# The Fermat-Pell Equation

Consider a Diophantine equation of the form

If d is a perfect square, you can solve the equation directly.

Example. Solve the Diophantine equation .

I can write the equation as

This is an equation in integers, and represents a factorization of 13. There are only two ways to factor 13 in positive integers: and . (You can check that the negative factorizations give the same results.)

Suppose and . This is

So

is an integer solution, so it qualifies as a solution to the original equation. Since x and y appear as and in the original equation, , , and also work.

Similarly, and give (which I already know).

So the solutions to the Diophantine equation are , , , and .

Now suppose I change the problem to . Write it as

The possible factorizations of 10 are , , , and .

Try , . Then

This is not a solution in integers, so this factorization gives no integer solutions.

You can verify that the other factorizations do not give integer solutions. Hence, has no integer solutions.

Now consider the case where d is not a perfect square. The following facts (which I'll state without proof) relate the solutions to to the continued fraction expansion of .

Theorem. Suppose , d is not a perfect square, and . Any positive solution of with satisfies , for some , where is the n-th convergent of the continued fraction expansion of .

The theorem doesn't say which convergent will give a solution. The special form is called the Fermat-Pell equation. In this case, it's possible to say which convergent will solve the equation. I'll state the following facts without proof, and give some examples.

First, recall from the theory of periodic continued fractions that a quadratic irrational --- in particular, a number of the form , where d is not a square --- has a periodic continued fraction expansion.

Theorem. If and d is not a perfect square, then the continued fraction expansion of is periodic, and has the form

Theorem. Suppose and d is not a perfect square. Any positive solution of with satisfies , for some , where is the n-th convergent of the continued fraction expansion of .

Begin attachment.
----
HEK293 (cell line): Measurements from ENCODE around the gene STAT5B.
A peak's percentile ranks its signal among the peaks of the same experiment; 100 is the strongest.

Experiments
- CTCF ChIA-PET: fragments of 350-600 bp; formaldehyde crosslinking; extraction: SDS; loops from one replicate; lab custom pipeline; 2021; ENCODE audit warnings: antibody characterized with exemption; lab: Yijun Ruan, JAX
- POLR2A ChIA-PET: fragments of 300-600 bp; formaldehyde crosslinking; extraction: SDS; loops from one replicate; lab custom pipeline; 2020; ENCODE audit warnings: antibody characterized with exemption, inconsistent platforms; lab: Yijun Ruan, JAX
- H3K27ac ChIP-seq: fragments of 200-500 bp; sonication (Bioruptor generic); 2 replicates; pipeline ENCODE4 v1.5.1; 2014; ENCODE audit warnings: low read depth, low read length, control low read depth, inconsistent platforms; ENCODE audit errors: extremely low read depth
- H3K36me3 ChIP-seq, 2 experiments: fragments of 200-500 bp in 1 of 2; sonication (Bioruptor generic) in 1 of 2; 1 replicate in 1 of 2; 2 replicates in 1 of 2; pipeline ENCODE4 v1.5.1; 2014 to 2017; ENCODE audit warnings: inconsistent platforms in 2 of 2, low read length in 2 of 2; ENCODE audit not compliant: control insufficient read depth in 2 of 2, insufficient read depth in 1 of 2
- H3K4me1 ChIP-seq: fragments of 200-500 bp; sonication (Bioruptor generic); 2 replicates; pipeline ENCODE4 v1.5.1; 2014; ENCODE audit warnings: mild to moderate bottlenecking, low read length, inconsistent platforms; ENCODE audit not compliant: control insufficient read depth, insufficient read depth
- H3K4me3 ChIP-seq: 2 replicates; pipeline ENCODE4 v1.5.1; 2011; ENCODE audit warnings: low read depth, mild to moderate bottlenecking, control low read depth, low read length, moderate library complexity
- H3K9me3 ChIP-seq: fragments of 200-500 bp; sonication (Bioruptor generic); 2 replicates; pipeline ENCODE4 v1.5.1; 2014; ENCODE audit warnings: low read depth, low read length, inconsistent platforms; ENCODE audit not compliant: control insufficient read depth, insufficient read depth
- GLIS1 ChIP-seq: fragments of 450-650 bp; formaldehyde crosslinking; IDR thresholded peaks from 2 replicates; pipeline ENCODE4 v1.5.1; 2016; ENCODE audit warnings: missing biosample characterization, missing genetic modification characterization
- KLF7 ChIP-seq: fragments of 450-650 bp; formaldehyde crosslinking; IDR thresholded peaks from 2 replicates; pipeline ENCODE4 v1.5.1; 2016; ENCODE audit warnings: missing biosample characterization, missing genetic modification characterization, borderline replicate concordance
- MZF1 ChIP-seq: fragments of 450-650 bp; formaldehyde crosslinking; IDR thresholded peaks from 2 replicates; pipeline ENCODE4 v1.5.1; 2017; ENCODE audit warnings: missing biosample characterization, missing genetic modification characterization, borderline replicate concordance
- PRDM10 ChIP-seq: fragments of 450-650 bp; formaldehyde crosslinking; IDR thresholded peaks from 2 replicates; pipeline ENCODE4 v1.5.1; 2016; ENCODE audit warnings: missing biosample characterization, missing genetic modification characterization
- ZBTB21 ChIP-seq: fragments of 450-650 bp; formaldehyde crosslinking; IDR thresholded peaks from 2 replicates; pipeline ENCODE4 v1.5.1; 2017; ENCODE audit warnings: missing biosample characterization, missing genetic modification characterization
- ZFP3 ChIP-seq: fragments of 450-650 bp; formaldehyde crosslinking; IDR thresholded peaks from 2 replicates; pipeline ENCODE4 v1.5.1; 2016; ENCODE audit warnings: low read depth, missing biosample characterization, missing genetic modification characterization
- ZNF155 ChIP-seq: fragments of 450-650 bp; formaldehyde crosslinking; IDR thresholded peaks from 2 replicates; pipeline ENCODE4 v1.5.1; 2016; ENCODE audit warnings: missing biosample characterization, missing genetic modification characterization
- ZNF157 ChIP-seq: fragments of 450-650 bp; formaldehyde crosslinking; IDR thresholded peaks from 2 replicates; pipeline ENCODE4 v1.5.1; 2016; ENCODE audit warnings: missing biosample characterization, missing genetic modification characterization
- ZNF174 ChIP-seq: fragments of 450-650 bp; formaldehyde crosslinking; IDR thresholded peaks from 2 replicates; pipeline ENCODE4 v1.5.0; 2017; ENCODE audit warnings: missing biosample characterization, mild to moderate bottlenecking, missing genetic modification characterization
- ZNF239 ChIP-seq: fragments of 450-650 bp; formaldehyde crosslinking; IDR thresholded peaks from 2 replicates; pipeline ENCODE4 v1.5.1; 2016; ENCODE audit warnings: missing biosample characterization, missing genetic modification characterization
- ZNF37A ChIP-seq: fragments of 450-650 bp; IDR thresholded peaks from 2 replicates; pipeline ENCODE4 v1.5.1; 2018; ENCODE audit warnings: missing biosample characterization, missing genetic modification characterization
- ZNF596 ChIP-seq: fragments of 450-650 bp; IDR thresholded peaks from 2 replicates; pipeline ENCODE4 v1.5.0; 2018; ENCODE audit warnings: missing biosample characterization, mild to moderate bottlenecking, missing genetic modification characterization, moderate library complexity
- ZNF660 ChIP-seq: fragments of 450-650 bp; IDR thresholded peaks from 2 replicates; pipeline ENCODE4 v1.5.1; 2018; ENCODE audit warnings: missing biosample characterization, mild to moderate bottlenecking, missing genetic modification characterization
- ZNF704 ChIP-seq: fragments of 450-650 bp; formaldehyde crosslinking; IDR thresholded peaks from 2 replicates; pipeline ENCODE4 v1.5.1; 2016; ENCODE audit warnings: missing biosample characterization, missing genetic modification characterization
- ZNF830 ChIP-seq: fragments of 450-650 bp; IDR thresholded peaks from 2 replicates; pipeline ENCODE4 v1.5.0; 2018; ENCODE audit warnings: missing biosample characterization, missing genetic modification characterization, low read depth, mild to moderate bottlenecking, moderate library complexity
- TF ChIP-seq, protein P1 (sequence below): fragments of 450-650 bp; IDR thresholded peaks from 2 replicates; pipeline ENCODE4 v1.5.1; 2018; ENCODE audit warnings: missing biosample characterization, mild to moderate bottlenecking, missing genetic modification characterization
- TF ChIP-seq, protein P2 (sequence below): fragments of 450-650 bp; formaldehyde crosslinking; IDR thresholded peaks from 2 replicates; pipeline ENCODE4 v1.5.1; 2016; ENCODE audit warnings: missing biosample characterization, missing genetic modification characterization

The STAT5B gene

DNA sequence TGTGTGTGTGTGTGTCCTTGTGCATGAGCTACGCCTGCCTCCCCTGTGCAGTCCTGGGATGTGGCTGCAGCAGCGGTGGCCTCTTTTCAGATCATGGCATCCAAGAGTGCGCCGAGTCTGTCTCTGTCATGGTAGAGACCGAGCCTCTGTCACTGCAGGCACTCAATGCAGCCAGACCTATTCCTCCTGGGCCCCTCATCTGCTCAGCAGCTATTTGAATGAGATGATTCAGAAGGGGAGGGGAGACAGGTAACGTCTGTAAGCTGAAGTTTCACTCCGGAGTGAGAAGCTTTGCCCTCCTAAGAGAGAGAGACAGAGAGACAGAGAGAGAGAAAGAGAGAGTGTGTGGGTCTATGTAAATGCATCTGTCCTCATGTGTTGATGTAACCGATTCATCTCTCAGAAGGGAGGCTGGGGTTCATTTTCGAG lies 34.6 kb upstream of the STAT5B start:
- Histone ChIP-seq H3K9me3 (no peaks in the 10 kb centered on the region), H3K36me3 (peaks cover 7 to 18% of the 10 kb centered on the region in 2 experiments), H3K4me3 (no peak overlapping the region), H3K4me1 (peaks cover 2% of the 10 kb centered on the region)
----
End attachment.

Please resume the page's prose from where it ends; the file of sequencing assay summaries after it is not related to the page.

Let t be the period of the expansion of .

(a) If t is even, then has no solutions. has solutions , for .

(b) If t is odd, then has solutions , for , and has solutions , for .

Example. (a) Find the first 6 terms ( through ) and the numerators and denominators of the first 6 convergents ( , through , ) of the continued fraction expansion of .

(b) Use the continued fraction for to find solutions to the Fermat-Pell equations

(a)

(b) The expansion has period 4, which is even. Hence, has no solutions.

The first solution to is . You can check that

Example. (a) Find the first 6 terms ( through ) and the numerators and denominators of the first 6 convergents ( , through , ) of the continued fraction expansion of .

(b) Use the continued fraction for to find solutions to the Fermat-Pell equations

(a)

(b) The period is 3, which is odd. The first solution to is given by . You can check that

For , I have , so the first solution is given by . You can check that

In fact, you can generate the solution to the second equation using the solution to the first. Take , and compute

The coefficients give the solution to the second equation.

Here's an interesting example. The continued fraction expansion of is

It repeats after that.

The period is , so has solutions of the form , . The first is

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